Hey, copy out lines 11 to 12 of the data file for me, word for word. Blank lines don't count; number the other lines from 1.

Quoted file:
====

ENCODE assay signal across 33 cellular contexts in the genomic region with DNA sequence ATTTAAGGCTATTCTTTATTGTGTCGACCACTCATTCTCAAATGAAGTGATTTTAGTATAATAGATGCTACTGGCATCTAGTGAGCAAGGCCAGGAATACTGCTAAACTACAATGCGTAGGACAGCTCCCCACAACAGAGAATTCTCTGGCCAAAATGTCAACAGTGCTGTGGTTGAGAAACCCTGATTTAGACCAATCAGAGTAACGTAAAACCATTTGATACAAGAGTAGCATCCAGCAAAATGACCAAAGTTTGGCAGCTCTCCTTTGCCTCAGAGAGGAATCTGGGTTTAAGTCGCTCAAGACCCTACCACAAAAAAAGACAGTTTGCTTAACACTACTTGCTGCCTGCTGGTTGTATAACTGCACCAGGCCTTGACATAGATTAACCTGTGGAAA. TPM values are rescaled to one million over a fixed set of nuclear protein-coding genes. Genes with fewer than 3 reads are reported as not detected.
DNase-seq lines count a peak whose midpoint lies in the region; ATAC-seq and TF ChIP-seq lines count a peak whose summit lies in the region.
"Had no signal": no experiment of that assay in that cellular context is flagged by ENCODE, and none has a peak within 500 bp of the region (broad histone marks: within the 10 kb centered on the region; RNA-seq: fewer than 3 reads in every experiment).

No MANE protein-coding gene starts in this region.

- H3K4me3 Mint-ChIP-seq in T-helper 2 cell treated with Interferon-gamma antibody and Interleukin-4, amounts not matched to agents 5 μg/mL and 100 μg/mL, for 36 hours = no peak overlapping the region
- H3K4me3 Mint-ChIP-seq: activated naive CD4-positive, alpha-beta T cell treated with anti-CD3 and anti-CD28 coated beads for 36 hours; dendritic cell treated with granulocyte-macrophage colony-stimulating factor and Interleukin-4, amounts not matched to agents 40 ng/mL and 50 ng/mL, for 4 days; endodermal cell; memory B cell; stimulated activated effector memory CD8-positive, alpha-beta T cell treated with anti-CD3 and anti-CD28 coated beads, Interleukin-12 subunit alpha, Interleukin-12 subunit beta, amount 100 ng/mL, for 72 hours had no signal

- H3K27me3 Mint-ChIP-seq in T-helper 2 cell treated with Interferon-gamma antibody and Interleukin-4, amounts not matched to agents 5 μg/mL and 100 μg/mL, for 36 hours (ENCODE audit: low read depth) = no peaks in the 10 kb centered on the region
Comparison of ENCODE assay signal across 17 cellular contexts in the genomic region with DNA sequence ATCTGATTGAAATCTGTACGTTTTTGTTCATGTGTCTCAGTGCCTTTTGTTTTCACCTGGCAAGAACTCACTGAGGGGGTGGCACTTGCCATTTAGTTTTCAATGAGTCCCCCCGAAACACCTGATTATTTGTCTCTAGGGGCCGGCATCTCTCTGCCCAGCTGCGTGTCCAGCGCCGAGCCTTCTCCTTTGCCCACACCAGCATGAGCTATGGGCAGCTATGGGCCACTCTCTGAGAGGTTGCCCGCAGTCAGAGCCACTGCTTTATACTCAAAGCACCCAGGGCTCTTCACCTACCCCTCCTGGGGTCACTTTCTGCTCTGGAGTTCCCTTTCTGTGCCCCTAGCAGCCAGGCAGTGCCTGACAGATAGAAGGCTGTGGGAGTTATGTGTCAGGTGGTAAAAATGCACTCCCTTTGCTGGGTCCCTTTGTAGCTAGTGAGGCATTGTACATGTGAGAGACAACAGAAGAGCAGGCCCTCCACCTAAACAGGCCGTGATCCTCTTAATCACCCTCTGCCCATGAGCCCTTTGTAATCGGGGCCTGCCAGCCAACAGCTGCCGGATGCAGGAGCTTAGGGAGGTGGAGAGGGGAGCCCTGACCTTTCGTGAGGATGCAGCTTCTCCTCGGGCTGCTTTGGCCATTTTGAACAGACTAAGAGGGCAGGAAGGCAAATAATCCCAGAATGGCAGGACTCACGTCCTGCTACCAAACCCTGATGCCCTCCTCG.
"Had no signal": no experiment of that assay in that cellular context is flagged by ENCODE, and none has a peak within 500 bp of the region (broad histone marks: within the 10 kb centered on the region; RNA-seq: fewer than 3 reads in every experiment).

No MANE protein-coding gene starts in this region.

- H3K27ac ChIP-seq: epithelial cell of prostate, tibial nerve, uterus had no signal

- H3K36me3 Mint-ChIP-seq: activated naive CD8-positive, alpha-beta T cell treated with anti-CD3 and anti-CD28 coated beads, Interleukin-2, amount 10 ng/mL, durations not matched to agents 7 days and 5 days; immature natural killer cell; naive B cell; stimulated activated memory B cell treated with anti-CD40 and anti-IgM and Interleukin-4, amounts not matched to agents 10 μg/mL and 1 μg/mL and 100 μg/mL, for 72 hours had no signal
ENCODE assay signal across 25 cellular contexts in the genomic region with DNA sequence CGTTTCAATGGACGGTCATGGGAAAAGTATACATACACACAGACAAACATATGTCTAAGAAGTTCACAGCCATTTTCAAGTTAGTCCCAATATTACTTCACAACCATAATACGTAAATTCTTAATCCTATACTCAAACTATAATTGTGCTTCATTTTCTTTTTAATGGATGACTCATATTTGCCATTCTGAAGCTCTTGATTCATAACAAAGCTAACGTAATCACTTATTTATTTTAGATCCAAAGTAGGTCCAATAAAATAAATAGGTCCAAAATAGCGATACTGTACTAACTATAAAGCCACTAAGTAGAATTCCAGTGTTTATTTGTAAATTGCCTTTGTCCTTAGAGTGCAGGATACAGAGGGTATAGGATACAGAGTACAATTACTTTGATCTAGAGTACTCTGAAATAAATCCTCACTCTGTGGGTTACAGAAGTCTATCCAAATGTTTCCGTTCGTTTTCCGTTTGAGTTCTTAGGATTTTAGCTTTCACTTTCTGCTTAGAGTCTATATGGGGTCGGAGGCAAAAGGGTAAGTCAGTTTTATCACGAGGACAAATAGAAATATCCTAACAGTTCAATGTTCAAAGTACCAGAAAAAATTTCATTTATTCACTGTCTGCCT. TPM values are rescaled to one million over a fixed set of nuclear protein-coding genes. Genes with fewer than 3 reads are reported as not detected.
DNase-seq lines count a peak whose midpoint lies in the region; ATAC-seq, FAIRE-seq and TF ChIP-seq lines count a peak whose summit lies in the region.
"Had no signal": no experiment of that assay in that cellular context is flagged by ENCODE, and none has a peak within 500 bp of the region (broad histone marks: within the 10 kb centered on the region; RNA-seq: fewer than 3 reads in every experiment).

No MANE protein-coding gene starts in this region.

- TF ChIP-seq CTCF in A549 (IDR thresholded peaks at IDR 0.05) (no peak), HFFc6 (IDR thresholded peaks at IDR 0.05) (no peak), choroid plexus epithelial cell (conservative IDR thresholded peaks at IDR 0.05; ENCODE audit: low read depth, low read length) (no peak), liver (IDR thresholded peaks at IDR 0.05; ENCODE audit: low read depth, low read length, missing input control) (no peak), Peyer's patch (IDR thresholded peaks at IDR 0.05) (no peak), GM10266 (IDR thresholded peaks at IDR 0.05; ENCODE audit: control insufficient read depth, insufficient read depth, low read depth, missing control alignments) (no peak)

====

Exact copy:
- H3K27ac ChIP-seq: epithelial cell of prostate, tibial nerve, uterus had no signal

- H3K36me3 Mint-ChIP-seq: activated naive CD8-positive, alpha-beta T cell treated with anti-CD3 and anti-CD28 coated beads, Interleukin-2, amount 10 ng/mL, durations not matched to agents 7 days and 5 days; immature natural killer cell; naive B cell; stimulated activated memory B cell treated with anti-CD40 and anti-IgM and Interleukin-4, amounts not matched to agents 10 μg/mL and 1 μg/mL and 100 μg/mL, for 72 hours had no signal